THE LEADING MEN: Rob McClure, the Little Tramp of Broadway's Chaplin

By Michael Gioia
31 Jul 2012

McClure as Charlie Chaplin
Photo by Joan Marcus

I hear through mutual friends that you're very good at impressions. You list "dinosaur impressions" under your special skills on your resume?
RM: [Laughs.] Yeah! When I was a kid, I was hugely impacted by "Jurassic Park." I think I was just the right age when that movie came out, and I remember running around my town like a Velociraptor. And, when you go in for an audition, it doesn't matter what you go in for — you can go in for Man of La Mancha — and you finish singing, and they say, "Great! Can you do your Velociraptor impression?" [Laughs.]

We studied at the same college — Montclair State University in New Jersey.
RM: No kidding?! Unfortunately, I didn't graduate. I was blessed to be doing Avenue Q and I'm Not Rappaport, but I part-timed a double major for as long as I could! [Laughs.] I would love to go back and finish someday, but luckily I've been blessed with work since then.

You also worked at New Jersey's Paper Mill Playhouse?
RM: I did. I actually feel like I owe a lot of my career — especially the beginning years — to Paper Mill. They have this really great program called the Rising Star Awards, which is like the Tony Awards for New Jersey high schools. I was doing theatre in high school, and they gave me the award in 2000 for Best Actor for Where's Charley? — which strangely I ended up playing at Encores! a season-and-a-half ago. So I won the Rising Star Award in 2000, and then they offered me a job in their mainstage production of Carousel, and that was my first Equity gig. The following season, they asked me if I wanted to do a cover in their production of I'm Not Rappaport, with Ben Vereen, which I thought was going to be a short gig. And, two weeks into that run, we found out that [the show] was [transferring] to Broadway, and that was my Broadway debut. I really do feel like I owe it to Paper Mill for my start.

McClure and Jenn Colella in the La Jolla Playhouse's world premiere
photo by Craig Schwartz

Getting back to Chaplin, can you give me a sense of the production? How does the show balance drama and comedy?
RM: I think the show has a wonderful balance of drama to comedy… There are people who know everything there is to know about Charlie Chaplin, and there are people who — like I did when I first went into this — don't know much. His life was full of huge, massive ups and downs, which provides a really interesting night at the theatre. It was hugely poverty-stricken, so the audience gets to see the ultimate rags-to-riches story. He really does go from nothing to becoming the most famous man in the world, which is an amazing arc. But, what a lot of people don't know is that he had a pretty drastic fall from grace, too. There were some huge issues in his life towards his later years that were just fascinating. It's a beautiful, beautiful life, and, for me as an actor, to get to spend that kind of evening just feels epic. I do think that people come to a show about Charlie Chaplin expecting to laugh, and they will. We've got that covered. [Laughs.] But I don't think they'll expect to be as really, really moved. In previous incarnations of this show, I've had a lot of tearful faces at the stage door, who've come up to me and told me how much this story meant to them… I remember I walked out one day, and there was a 12-year-old boy at La Jolla who said, "I've never seen a Charlie Chaplin movie, but this was so great." The following Friday, he came back with ten of his friends, saying that this was his birthday party, and they rented ten Chaplin movies, and they're sleeping over for the weekend and having a Chaplin marathon. And, I welled up. The idea that I could be a small part of reintroducing this man to generations that might not be familiar with him is a huge honor for me.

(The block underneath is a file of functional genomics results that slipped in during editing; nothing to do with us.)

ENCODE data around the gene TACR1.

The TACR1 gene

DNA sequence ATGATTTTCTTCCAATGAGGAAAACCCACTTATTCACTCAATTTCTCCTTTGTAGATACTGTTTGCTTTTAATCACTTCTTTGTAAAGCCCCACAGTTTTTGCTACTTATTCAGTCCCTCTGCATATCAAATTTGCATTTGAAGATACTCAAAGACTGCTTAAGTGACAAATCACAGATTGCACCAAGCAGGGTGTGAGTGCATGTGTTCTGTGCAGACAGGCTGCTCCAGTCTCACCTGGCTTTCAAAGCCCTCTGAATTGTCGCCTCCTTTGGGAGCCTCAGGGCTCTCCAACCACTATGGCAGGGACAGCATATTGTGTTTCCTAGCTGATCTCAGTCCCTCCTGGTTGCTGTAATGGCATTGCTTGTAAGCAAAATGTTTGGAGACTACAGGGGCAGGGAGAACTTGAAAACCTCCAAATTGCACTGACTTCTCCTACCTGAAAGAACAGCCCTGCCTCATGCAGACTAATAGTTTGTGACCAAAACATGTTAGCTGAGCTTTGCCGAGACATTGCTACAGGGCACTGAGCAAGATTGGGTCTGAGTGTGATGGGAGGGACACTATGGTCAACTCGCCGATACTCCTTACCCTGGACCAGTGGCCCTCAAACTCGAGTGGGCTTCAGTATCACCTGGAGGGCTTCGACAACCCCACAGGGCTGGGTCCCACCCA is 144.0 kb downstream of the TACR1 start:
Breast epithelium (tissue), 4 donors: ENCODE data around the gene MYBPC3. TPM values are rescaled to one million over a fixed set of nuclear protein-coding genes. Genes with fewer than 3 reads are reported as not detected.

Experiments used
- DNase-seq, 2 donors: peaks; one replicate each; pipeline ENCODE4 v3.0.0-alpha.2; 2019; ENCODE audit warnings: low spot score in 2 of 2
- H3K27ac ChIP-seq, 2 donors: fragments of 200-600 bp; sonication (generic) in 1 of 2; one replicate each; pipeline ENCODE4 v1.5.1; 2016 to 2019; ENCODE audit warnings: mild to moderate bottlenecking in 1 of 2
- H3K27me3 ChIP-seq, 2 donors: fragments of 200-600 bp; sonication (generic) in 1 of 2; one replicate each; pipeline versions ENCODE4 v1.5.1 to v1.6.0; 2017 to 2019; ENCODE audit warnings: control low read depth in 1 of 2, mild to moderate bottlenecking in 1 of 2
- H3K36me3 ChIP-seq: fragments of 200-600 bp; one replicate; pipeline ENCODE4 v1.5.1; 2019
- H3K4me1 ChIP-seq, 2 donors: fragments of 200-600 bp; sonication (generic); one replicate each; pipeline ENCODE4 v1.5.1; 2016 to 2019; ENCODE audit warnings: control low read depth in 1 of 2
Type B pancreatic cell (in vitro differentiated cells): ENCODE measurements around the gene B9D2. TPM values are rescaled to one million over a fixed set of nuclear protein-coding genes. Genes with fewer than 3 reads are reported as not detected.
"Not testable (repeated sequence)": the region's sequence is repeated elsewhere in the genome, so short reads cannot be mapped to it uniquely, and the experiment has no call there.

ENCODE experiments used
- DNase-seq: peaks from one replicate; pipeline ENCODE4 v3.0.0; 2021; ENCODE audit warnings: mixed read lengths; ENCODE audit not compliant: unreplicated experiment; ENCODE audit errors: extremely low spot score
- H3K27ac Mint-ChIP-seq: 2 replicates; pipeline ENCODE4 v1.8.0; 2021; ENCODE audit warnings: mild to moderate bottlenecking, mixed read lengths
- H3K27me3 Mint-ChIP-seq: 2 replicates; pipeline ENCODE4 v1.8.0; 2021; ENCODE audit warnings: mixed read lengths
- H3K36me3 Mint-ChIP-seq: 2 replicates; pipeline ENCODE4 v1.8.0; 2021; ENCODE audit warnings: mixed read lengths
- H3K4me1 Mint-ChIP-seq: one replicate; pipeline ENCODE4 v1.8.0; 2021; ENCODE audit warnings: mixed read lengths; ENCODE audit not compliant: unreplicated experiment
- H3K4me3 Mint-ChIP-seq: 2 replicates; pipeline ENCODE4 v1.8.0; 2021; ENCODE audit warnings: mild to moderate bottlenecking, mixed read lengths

How has Chaplin evolved since its run at La Jolla?  I'm sure that you've been through changes for Broadway.
RM: Yeah. It's very different. [Director and choreographer] Warren Carlyle dreams big, and I'm so stoked for the New York audiences to see what he's dreamed up. Chaplin's life deserves this type of show. It deserves this type of storytelling on the scale that Warren's telling it… The design has largely changed. I'm so excited about what they're doing in terms of playing with color and texture and the cinematic nature of the show. There are moments where Warren is really combining the biographical, the cinematic and the theatrical. And, getting that balance right is so wonderful.

Tell me about the choreography. Is it in the Chaplin vein? Is your staging choreographed as well?
RM: There are moments where Warren encourages freedom, but a lot of it is blocked within an inch of its life. Because Chaplin was so specific, getting those specifics down has largely shaped moments and [musical] numbers. The choreography — I think Warren, in the same spirit of Chaplin, has captured that balance of comedy and romance in the movement. There are moments where it gets very silly, and it finds that Chaplin charm — physically — and there are other moments where it's sweeping, sweeping romance. Not a lot of people know that Chaplin wrote the music for every one of his films. He was this incredible composer… A lot of people, when they think of Charlie Chaplin, they think of the rinky-dink piano stuff. Chaplin was not that. Chaplin had huge, sweeping orchestrations with strings. I think Chris Curtis' score largely captures that romantic, large sound.